In our small community we shared tragedies like they were our own. When a father or mother of one of our friends died, it was like losing a beloved family member. The limbs on our missionary community tree stretched wide and when one of them was gone, no matter how we lost them, it meant leaves and fruit, nourishment and love were gone. These many years later we still feel losses when we hear of the death of someone we loved, someone we knew. No matter if it was another lifetime, they were part of us, and we feel the ache. The names still come to me – Dale, Carolyn, Angela, Val, Joy, Roy, Stan, Tim….and these are only a few of the ones that we have lost. Some were long, slow deaths, others were quick, tragic accidents – no matter, the way they died, their deaths put another nail in a community coffin.

Yesterday we grieved the loss of another. Yet, it was not only her life that we grieved. It was all of it – the loss of one brought up many other losses. In grieving for Ruthie, we had permission to grieve for lost community, lost time, and lost childhood. In grieving the loss of one of us, we once again felt saudade, that wistful longing for what no longer exists. In seeing her life, the adult version of Ruthie featuring a life lived large with joy and love, we perhaps questioned our own scarcity and unwillingness to live large, our inability to love with abundance and live generously.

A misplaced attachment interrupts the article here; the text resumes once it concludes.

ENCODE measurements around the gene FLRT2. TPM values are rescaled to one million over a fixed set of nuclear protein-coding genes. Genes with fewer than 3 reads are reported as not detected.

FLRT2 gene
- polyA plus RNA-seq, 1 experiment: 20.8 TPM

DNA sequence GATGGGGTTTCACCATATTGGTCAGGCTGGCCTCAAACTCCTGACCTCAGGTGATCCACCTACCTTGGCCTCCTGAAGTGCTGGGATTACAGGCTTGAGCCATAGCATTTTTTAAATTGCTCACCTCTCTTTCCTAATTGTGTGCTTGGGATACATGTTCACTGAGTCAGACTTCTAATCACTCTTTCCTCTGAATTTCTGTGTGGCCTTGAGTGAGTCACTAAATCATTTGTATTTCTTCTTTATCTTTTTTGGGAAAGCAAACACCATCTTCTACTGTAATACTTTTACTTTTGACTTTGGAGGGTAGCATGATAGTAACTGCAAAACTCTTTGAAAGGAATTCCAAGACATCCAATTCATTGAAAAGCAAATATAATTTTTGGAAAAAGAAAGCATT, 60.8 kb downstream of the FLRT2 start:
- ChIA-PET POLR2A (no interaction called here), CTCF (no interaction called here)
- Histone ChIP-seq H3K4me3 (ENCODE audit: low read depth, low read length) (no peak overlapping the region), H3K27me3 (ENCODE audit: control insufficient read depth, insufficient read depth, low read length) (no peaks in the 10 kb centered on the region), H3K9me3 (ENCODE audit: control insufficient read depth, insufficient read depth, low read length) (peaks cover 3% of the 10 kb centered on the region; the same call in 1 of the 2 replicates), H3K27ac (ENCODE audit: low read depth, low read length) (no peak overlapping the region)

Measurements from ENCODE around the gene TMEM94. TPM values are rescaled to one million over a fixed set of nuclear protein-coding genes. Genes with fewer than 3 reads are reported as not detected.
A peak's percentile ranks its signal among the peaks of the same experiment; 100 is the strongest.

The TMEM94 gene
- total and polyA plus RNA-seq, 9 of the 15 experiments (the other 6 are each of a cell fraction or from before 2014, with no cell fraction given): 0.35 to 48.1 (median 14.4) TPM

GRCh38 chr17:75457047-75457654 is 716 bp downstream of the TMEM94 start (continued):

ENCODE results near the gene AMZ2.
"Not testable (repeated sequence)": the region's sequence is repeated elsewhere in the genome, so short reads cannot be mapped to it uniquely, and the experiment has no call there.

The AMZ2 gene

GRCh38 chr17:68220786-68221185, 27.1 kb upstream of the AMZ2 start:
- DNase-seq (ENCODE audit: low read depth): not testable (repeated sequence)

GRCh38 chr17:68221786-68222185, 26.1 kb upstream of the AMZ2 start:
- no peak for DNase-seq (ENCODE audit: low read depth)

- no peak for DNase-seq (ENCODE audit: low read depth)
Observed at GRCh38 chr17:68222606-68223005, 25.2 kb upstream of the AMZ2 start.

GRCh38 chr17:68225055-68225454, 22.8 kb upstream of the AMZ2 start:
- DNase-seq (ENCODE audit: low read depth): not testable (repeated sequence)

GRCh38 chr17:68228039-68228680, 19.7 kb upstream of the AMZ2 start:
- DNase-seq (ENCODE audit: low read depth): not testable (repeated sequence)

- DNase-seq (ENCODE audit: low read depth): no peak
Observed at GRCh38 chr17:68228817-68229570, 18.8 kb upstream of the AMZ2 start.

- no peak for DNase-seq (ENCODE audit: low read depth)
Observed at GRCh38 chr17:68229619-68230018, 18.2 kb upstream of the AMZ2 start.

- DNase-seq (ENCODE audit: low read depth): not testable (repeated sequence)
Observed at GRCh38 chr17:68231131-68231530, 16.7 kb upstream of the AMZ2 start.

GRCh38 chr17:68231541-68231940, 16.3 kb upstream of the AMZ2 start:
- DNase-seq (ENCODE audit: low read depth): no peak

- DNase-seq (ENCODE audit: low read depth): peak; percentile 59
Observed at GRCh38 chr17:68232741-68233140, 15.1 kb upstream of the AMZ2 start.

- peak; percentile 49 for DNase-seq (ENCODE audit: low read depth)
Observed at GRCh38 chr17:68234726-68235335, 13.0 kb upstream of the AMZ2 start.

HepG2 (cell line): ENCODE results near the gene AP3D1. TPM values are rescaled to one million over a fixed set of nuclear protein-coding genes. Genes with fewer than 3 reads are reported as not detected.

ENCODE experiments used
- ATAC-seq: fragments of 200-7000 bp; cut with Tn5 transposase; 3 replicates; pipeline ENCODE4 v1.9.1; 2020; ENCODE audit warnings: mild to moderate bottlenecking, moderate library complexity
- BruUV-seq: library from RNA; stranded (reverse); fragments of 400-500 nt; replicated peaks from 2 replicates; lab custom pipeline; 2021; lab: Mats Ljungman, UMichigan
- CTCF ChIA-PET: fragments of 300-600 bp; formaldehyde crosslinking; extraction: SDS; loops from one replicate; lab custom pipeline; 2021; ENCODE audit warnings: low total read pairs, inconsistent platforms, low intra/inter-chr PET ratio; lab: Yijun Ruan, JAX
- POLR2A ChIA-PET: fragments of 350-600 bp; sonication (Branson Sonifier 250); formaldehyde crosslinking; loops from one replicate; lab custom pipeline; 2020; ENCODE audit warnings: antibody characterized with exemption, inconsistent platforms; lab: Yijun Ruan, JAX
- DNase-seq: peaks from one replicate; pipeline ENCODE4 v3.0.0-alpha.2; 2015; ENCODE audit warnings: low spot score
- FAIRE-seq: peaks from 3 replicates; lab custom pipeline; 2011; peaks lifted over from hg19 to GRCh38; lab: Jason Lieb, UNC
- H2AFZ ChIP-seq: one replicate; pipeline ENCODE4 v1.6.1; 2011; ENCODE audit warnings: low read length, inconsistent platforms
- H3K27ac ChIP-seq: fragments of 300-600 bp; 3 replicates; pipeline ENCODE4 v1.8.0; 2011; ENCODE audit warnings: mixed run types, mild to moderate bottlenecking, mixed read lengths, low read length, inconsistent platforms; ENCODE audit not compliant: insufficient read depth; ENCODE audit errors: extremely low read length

“Everything precious is costly” were words that were said of Ruthie at the memorial service. Her beloved Mark, her children, her parents, her siblings, and her community are already experiencing the costly loss of wife, mom, daughter, and sister. And we on the periphery, we hear those words and know their truth, for we have lived and witnessed an extraordinary and precious community, gone but still glimpsed in memorials and memories.

But this much I will tell. What’s lost is nothing to what’s found, and all the death that ever was, set next to life, would scarcely fill a cup.

Frederick Buechner

Post Traumatic Growth through Re-Storying

In some ways, suffering ceases to be suffering at the moment it finds a meaning.

Viktor Frankl, Man’s Search for Meaning

Boston is immersed in a heat wave. We lazily walk around in the evenings, speaking “weather” to neighbors. The conversations go like this “Wow! It’s hot!” “It sure is!” “Keeping cool?” “Trying to.” Then we limply smile and amble off. Of course, to my Kurdish, Pakistani, and Egyptian friends, 95F (35 C) is not hot. 120F or 49C is hot. And yes, there is much truth to that. But, let us wallow in our heat wave. I, for one, love it. All I can think is how much better it is to be hot than to be cold.